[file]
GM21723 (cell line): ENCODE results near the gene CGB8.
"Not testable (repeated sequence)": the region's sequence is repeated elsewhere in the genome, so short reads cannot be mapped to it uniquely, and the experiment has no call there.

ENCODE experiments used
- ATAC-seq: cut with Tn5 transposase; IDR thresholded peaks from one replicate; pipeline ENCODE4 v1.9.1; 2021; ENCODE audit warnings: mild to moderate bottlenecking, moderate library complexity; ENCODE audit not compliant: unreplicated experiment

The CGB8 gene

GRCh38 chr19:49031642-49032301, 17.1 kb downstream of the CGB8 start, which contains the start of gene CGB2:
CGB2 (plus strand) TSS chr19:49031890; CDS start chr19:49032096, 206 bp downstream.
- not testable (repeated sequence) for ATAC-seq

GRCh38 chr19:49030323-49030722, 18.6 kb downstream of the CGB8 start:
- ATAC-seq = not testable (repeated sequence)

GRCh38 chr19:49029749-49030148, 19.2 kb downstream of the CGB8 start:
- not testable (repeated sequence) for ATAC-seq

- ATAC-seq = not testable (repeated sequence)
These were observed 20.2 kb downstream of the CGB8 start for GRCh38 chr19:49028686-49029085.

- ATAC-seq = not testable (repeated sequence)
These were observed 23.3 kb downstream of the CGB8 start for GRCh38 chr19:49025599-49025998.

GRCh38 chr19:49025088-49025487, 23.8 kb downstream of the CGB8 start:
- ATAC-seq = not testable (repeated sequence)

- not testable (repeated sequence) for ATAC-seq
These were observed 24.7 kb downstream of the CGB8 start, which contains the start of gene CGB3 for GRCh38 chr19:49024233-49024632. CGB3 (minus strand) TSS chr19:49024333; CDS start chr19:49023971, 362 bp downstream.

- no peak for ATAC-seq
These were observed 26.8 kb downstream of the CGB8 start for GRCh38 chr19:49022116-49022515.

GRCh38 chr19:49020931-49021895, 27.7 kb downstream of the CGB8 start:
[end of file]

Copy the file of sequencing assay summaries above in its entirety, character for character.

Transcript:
GM21723 (cell line): ENCODE results near the gene CGB8.
"Not testable (repeated sequence)": the region's sequence is repeated elsewhere in the genome, so short reads cannot be mapped to it uniquely, and the experiment has no call there.

ENCODE experiments used
- ATAC-seq: cut with Tn5 transposase; IDR thresholded peaks from one replicate; pipeline ENCODE4 v1.9.1; 2021; ENCODE audit warnings: mild to moderate bottlenecking, moderate library complexity; ENCODE audit not compliant: unreplicated experiment

The CGB8 gene

GRCh38 chr19:49031642-49032301, 17.1 kb downstream of the CGB8 start, which contains the start of gene CGB2:
CGB2 (plus strand) TSS chr19:49031890; CDS start chr19:49032096, 206 bp downstream.
- not testable (repeated sequence) for ATAC-seq

GRCh38 chr19:49030323-49030722, 18.6 kb downstream of the CGB8 start:
- ATAC-seq = not testable (repeated sequence)

GRCh38 chr19:49029749-49030148, 19.2 kb downstream of the CGB8 start:
- not testable (repeated sequence) for ATAC-seq

- ATAC-seq = not testable (repeated sequence)
These were observed 20.2 kb downstream of the CGB8 start for GRCh38 chr19:49028686-49029085.

- ATAC-seq = not testable (repeated sequence)
These were observed 23.3 kb downstream of the CGB8 start for GRCh38 chr19:49025599-49025998.

GRCh38 chr19:49025088-49025487, 23.8 kb downstream of the CGB8 start:
- ATAC-seq = not testable (repeated sequence)

- not testable (repeated sequence) for ATAC-seq
These were observed 24.7 kb downstream of the CGB8 start, which contains the start of gene CGB3 for GRCh38 chr19:49024233-49024632. CGB3 (minus strand) TSS chr19:49024333; CDS start chr19:49023971, 362 bp downstream.

- no peak for ATAC-seq
These were observed 26.8 kb downstream of the CGB8 start for GRCh38 chr19:49022116-49022515.

GRCh38 chr19:49020931-49021895, 27.7 kb downstream of the CGB8 start: